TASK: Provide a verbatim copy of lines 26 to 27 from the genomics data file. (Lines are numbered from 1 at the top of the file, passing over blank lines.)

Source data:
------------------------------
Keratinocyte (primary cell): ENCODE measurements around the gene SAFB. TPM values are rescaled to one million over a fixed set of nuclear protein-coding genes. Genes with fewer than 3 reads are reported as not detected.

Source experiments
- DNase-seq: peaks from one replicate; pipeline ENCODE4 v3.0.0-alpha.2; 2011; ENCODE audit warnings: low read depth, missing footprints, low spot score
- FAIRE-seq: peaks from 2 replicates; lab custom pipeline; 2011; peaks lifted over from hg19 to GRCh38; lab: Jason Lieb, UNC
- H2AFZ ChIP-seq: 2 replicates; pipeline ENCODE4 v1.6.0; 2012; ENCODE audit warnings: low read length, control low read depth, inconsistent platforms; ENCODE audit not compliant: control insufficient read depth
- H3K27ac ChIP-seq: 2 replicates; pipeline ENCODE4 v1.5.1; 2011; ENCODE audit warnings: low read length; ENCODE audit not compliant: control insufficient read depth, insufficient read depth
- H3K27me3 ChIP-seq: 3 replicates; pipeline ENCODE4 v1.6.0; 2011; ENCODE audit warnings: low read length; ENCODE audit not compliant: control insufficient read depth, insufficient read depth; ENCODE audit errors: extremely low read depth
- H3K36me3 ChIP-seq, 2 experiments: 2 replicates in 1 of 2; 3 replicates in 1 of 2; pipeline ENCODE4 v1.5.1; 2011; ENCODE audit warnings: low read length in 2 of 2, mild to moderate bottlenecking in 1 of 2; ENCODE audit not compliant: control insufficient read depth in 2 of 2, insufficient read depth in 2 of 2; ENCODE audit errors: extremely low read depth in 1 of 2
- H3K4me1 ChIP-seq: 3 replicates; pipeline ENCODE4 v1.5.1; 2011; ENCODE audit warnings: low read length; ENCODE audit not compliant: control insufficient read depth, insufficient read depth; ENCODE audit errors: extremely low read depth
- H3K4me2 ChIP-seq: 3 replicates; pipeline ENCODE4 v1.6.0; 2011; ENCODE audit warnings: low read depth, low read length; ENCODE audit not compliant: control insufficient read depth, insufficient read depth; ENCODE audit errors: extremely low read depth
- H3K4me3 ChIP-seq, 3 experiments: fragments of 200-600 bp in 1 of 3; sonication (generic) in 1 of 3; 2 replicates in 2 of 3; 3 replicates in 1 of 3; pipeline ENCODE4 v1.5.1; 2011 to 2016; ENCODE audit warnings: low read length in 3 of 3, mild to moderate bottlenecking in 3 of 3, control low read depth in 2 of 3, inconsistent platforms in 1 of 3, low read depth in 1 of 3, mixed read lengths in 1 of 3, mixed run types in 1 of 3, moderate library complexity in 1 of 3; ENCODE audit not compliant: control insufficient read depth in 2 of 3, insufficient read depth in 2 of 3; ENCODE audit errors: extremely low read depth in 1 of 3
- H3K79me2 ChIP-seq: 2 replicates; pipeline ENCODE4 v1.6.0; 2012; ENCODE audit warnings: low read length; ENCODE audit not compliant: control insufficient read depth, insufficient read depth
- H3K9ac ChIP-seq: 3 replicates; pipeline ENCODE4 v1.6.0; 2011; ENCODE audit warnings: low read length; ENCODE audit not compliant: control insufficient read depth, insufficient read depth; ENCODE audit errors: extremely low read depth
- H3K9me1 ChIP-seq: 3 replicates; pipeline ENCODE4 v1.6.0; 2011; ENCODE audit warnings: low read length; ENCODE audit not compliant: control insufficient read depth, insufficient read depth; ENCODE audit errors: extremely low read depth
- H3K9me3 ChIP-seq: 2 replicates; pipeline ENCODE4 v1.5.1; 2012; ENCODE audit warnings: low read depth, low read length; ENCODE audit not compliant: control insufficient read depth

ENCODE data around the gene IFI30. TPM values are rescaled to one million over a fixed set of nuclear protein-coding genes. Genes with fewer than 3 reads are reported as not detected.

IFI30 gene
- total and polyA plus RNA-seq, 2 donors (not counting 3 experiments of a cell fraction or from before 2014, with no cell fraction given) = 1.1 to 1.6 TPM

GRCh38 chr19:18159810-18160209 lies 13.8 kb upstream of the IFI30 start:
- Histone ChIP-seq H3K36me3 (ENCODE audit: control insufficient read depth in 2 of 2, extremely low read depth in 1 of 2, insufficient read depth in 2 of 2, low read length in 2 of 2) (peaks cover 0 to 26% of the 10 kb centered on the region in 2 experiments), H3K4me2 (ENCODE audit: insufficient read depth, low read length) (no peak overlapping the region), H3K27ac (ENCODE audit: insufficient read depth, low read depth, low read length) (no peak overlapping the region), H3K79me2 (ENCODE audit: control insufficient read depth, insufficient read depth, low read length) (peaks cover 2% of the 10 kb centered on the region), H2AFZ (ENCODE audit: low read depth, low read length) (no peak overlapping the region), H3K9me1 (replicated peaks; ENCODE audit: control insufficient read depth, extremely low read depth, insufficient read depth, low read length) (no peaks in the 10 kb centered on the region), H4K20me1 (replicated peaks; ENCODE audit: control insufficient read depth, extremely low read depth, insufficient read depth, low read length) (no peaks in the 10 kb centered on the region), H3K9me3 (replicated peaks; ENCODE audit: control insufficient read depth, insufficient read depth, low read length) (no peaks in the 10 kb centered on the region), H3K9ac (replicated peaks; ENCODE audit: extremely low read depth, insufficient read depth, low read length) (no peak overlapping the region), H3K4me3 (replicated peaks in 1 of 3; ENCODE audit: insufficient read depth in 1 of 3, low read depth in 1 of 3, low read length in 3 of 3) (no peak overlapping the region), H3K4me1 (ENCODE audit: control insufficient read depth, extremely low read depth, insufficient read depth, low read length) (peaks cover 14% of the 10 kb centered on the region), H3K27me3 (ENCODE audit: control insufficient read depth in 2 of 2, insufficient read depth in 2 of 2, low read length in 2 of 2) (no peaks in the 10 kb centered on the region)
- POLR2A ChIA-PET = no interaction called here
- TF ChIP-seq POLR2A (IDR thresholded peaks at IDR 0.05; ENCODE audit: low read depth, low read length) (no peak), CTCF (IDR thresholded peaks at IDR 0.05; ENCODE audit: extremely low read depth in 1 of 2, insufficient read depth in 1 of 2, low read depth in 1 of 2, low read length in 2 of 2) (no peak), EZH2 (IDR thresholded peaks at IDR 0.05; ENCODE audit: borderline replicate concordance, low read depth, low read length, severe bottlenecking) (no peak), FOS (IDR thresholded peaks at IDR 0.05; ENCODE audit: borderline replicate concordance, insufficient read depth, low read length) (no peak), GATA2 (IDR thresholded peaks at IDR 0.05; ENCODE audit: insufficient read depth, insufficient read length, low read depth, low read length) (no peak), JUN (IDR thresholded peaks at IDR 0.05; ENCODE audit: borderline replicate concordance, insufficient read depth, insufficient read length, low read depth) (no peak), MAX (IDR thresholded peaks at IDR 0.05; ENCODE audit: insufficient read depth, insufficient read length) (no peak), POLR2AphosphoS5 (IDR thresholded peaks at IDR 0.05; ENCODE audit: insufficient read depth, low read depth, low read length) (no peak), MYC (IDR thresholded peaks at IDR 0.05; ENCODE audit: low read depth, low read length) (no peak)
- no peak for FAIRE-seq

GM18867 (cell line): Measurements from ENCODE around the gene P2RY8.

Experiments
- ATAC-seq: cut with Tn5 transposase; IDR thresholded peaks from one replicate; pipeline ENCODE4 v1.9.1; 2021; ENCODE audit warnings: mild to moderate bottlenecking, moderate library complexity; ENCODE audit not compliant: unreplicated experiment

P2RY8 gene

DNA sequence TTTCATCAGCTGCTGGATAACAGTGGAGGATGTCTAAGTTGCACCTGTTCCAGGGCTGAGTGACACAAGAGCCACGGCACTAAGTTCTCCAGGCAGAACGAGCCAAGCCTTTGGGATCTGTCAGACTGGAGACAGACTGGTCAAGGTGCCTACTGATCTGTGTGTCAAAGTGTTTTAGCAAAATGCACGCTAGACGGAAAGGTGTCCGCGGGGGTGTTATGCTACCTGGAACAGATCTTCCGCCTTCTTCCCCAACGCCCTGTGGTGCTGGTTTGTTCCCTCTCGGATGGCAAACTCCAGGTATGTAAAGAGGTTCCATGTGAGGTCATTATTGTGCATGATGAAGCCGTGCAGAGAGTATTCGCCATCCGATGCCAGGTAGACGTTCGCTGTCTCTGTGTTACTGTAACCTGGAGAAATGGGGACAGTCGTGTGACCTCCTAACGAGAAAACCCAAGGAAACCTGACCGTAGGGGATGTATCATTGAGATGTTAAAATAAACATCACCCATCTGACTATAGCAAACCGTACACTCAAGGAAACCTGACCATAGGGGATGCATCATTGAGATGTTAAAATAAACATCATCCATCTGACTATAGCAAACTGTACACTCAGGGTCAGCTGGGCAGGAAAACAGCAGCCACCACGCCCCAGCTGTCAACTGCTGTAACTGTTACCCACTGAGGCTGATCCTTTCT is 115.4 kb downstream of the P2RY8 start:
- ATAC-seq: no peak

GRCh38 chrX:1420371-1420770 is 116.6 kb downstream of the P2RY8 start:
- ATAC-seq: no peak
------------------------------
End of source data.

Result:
- ATAC-seq: cut with Tn5 transposase; IDR thresholded peaks from one replicate; pipeline ENCODE4 v1.9.1; 2021; ENCODE audit warnings: mild to moderate bottlenecking, moderate library complexity; ENCODE audit not compliant: unreplicated experiment

P2RY8 gene